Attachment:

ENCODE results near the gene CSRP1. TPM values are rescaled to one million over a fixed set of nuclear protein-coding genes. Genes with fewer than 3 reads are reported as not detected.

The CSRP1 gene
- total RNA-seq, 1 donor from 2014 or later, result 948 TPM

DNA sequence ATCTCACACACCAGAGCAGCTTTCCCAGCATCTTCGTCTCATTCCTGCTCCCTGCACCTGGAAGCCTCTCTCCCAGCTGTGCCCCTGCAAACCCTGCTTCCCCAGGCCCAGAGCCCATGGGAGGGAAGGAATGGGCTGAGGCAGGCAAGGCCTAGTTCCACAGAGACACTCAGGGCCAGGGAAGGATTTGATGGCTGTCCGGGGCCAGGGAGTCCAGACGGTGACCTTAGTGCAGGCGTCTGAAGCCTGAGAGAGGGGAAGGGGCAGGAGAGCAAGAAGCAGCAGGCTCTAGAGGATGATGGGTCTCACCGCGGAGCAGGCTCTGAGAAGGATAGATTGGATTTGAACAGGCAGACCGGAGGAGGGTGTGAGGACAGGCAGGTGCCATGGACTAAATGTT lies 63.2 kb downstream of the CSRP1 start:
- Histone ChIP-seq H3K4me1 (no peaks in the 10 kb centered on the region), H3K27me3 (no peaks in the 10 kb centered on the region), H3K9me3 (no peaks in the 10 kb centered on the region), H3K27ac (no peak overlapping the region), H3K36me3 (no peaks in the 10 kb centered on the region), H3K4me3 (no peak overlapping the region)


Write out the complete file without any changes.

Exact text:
ENCODE results near the gene CSRP1. TPM values are rescaled to one million over a fixed set of nuclear protein-coding genes. Genes with fewer than 3 reads are reported as not detected.

The CSRP1 gene
- total RNA-seq, 1 donor from 2014 or later, result 948 TPM

DNA sequence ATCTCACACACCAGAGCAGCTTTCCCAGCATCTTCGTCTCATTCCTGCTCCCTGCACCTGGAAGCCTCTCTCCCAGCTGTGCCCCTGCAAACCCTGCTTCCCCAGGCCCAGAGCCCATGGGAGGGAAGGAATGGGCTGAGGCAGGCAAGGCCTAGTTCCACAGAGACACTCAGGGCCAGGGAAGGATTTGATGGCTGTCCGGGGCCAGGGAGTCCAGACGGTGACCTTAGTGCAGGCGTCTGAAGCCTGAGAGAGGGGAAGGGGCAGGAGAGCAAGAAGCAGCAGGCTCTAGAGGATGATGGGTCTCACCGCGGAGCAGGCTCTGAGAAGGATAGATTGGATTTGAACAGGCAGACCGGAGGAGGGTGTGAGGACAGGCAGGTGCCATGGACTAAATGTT lies 63.2 kb downstream of the CSRP1 start:
- Histone ChIP-seq H3K4me1 (no peaks in the 10 kb centered on the region), H3K27me3 (no peaks in the 10 kb centered on the region), H3K9me3 (no peaks in the 10 kb centered on the region), H3K27ac (no peak overlapping the region), H3K36me3 (no peaks in the 10 kb centered on the region), H3K4me3 (no peak overlapping the region)